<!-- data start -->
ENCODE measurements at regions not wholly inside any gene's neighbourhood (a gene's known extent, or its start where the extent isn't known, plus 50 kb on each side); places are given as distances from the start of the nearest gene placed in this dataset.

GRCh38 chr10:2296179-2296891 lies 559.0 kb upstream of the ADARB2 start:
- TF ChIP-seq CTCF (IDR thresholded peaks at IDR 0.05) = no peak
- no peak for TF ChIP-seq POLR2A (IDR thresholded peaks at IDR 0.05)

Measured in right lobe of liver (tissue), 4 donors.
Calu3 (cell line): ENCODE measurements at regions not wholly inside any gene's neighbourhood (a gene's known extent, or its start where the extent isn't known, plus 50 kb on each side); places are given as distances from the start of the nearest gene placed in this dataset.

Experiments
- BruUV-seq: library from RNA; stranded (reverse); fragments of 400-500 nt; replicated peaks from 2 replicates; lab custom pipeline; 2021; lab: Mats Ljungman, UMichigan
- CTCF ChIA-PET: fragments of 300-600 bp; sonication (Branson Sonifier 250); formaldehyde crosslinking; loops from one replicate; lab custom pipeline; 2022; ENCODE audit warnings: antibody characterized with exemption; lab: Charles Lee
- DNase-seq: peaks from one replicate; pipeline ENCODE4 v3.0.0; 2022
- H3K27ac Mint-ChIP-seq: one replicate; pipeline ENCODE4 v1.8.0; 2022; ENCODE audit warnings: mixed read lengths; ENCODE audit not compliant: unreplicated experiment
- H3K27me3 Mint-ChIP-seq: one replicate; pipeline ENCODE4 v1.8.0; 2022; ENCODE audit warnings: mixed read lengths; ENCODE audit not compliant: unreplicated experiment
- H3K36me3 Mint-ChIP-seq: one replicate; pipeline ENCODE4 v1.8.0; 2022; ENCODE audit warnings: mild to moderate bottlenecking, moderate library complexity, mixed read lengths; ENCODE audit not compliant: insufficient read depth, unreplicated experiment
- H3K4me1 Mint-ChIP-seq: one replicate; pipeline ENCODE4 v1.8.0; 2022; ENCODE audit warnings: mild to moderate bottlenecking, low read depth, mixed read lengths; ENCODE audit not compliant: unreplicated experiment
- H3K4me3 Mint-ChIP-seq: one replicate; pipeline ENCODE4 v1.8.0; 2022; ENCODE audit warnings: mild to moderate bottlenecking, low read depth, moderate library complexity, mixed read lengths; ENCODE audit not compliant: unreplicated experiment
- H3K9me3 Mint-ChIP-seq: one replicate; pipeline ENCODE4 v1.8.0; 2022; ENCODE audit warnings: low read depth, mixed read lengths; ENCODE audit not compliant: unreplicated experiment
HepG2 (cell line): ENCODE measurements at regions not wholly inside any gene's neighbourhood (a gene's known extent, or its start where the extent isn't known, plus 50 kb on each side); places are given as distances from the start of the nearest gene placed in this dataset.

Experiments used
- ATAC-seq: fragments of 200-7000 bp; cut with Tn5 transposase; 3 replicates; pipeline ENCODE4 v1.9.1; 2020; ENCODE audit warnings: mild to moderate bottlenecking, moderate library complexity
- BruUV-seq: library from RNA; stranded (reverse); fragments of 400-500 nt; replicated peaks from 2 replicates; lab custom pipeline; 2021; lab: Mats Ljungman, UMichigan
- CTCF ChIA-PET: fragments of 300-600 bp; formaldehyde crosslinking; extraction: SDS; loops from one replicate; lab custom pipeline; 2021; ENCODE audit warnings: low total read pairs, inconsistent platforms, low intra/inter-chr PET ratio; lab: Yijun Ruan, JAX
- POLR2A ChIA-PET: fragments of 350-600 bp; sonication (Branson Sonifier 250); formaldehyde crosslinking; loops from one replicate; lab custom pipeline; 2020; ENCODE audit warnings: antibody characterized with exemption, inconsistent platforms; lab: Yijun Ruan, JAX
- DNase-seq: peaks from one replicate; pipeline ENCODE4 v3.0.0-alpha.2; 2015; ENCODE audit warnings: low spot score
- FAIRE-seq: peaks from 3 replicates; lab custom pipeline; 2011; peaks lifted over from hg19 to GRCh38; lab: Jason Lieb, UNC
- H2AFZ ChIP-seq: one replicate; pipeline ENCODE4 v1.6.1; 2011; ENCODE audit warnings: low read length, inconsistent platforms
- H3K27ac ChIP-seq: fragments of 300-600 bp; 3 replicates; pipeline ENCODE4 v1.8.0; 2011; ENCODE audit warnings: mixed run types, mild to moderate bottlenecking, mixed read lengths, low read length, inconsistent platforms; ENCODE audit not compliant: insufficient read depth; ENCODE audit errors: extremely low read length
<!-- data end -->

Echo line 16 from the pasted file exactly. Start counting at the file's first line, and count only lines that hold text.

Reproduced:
- H3K9me3 Mint-ChIP-seq: one replicate; pipeline ENCODE4 v1.8.0; 2022; ENCODE audit warnings: low read depth, mixed read lengths; ENCODE audit not compliant: unreplicated experiment